UN Special Envoy to Afghanistan Warns About Taliban Attack

New York: Taliban militants have occupied more than 50 of 370 districts in Afghanistan since May, a UN special envoy said Tuesday that increased conflict poses a risk of anxiety in many other countries. I warned.
Deborah Lyons told the UN Security Council that the announcement of the withdrawal of foreign troops earlier this year sent “earthquake tremors” through Afghanistan.
“These occupied districts surround the provincial capitals, suggesting that the Taliban are in a position to occupy these capitals after the complete withdrawal of foreign troops,” Lions said.
Twenty years later, the United States will begin withdrawing its remaining 2,500 troops in Afghanistan, aiming to leave the country completely by September 11. Along with Australia, New Zealand and Georgia, about 7,000 non-US personnel, primarily from NATO countries, are also planning to leave by that date.
“Politics, security, the peace process, the economy, humanitarian emergencies, and of course all major trends in COVID are negative or stagnant,” Lions told the 15-member Security Council. It was. “The possibility of a slide into a dire scenario is undeniable.”
US-backed Afghan troops defeated the radical Islamic extremist Taliban in late 2001 after refusing to hand over al-Qaeda leader Osama bin Laden after the September 11, 2001 terrorist attacks on the United States.
US President Joe Biden will meet with Afghan President Ashraf Ghani and Afghan National Reconciliation High Council Chair Abdullah Abdullah at the White House on Friday in the midst of a surge in combat.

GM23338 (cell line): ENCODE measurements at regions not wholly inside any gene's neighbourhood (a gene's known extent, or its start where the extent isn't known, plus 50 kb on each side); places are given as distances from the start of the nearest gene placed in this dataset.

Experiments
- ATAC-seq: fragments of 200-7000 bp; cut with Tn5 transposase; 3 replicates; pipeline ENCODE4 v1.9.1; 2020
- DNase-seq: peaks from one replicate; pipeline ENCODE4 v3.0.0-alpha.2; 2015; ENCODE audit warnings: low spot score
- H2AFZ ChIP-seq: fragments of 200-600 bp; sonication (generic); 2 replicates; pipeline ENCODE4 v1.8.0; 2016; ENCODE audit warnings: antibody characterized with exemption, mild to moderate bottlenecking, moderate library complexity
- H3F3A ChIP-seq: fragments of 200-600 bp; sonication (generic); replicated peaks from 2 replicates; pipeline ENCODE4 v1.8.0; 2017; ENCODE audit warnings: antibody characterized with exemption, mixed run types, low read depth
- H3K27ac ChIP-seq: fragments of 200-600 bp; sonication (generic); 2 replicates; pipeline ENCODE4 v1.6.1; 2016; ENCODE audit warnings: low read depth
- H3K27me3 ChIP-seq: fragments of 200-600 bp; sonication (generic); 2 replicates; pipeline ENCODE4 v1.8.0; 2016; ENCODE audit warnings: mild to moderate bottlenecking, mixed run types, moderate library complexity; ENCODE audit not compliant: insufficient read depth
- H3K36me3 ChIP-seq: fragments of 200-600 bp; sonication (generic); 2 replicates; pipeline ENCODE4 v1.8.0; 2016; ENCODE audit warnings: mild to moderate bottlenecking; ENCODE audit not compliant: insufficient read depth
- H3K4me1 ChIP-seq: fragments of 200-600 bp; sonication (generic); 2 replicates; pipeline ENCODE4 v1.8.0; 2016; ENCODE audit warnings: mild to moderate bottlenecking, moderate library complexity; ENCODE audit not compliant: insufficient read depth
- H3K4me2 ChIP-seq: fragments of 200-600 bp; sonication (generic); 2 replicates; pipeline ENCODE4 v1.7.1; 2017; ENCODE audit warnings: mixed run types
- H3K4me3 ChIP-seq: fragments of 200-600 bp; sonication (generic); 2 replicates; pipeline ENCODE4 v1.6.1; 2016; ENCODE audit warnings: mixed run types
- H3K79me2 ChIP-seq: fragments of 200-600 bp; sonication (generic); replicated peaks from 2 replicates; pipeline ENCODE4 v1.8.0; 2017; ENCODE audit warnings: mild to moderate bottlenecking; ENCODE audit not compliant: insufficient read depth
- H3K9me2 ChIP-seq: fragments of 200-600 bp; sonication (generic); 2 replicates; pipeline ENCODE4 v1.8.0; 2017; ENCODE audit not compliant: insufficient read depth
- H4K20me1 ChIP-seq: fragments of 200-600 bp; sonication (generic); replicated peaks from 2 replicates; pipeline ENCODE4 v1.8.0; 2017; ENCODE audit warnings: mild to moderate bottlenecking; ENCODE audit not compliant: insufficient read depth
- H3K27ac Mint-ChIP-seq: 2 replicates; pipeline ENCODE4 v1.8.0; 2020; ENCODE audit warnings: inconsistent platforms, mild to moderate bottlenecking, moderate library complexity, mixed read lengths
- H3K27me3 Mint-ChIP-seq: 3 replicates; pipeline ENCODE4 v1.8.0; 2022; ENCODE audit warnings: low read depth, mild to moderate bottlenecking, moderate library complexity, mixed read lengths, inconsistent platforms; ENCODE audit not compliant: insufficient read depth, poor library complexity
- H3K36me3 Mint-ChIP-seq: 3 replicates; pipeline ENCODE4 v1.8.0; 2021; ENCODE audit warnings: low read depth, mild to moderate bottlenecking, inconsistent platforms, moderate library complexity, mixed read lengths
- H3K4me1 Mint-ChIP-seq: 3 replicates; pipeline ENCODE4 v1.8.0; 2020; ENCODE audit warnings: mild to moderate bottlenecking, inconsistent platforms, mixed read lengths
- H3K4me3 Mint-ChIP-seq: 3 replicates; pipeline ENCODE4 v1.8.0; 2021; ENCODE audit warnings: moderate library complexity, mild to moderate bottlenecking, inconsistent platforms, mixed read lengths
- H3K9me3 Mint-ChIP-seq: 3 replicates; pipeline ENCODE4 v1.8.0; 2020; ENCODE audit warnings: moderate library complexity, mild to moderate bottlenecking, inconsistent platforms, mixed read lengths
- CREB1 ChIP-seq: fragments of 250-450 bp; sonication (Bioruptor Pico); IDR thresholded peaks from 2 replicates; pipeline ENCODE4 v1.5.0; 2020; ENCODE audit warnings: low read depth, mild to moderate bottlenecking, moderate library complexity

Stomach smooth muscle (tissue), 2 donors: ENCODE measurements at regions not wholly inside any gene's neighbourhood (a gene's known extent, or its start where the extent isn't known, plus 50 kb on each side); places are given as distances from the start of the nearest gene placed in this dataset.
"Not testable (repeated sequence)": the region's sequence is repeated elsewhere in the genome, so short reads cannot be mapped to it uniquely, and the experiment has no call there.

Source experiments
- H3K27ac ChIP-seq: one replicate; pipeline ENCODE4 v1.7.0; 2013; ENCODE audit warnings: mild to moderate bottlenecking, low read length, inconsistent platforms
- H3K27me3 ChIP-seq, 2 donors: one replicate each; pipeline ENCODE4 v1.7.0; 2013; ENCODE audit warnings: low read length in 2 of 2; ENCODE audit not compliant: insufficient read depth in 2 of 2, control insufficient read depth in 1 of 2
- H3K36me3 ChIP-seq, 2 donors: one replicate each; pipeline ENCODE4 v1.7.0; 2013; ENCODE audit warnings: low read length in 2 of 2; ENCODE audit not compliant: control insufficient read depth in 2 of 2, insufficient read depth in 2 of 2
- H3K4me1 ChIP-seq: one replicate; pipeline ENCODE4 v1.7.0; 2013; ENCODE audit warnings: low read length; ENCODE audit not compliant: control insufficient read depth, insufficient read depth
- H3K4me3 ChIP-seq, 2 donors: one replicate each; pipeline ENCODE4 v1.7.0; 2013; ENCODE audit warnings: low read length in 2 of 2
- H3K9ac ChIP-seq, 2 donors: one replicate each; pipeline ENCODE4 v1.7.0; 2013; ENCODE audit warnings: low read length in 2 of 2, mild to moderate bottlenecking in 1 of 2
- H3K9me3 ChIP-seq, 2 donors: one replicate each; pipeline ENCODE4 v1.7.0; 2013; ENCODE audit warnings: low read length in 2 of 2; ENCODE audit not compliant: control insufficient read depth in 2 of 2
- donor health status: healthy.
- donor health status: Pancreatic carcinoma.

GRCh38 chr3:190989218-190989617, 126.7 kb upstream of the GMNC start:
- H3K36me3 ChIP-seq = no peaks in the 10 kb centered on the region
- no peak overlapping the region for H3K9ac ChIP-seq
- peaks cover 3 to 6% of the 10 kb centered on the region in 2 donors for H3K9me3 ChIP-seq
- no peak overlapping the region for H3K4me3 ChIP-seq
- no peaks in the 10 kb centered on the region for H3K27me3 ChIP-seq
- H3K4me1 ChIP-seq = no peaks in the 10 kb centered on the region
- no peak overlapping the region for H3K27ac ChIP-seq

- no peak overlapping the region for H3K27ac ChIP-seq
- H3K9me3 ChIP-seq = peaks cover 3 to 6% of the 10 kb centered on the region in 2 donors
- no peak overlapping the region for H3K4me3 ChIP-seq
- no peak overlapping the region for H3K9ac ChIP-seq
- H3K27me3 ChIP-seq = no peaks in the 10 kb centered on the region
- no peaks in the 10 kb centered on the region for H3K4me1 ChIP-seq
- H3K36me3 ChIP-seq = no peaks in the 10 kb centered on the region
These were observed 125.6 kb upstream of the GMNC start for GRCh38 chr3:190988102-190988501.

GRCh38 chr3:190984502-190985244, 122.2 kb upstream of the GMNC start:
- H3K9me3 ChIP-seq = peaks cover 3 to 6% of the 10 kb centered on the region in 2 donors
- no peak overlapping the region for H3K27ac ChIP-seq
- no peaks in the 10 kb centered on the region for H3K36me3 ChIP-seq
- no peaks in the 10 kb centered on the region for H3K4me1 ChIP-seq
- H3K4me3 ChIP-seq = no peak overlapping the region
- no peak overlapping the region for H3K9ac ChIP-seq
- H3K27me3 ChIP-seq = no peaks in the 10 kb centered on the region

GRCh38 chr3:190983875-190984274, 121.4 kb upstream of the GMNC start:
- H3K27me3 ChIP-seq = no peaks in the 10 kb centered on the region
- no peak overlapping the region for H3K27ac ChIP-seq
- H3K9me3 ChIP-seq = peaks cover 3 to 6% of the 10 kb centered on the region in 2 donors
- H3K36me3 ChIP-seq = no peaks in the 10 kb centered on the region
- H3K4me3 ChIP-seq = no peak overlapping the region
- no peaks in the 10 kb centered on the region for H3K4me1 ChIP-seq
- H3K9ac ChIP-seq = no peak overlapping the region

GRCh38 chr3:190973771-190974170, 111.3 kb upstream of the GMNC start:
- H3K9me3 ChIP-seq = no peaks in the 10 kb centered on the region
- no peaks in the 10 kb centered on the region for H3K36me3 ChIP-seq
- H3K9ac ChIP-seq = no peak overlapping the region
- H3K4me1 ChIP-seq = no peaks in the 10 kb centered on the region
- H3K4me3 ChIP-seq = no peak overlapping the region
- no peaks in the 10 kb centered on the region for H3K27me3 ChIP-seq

Women’s rights “non-negotiable”
UN Ambassador to the United Nations Linda Thomas Greenfield said the decision to withdraw US troops was not neglected.
“We use a complete diplomatic, economic and support toolkit to support the peaceful and stable future that the Afghan people want and deserve, and ensure that the Afghan Defense Forces and Security Forces secure their country. We will continue to support you, “he told the Security Council.
Negotiations in Qatar between the Taliban and Afghan government representatives on political solutions are at a standstill. Lions urged the Security Council to return the parties to the negotiating table with the support of regional countries.
Afghanistan’s Foreign Minister Mohammad Hanif Atmar said Gani had “in good faith” proposed a peace plan for a ceasefire, sharing of power and early elections.
“For almost a decade, the Taliban have not been seriously involved in serious peace talks, and there has been no response or opposition to the proposed peace plan,” he told the UN Security Council.
Prior to being expelled in 2001, the Taliban banned girls and women from school from working outside the home and being made public without male relatives, a strict version of Islamic rules. Was imposed.
“Protecting women’s rights remains a top priority and should not be used as a bargaining trump card in negotiations,” Lions said. “Men’s rights are not negotiable. Women’s rights are not negotiable. Human rights are not negotiable.”

UN Special Envoy to Afghanistan Warns About Taliban Attack

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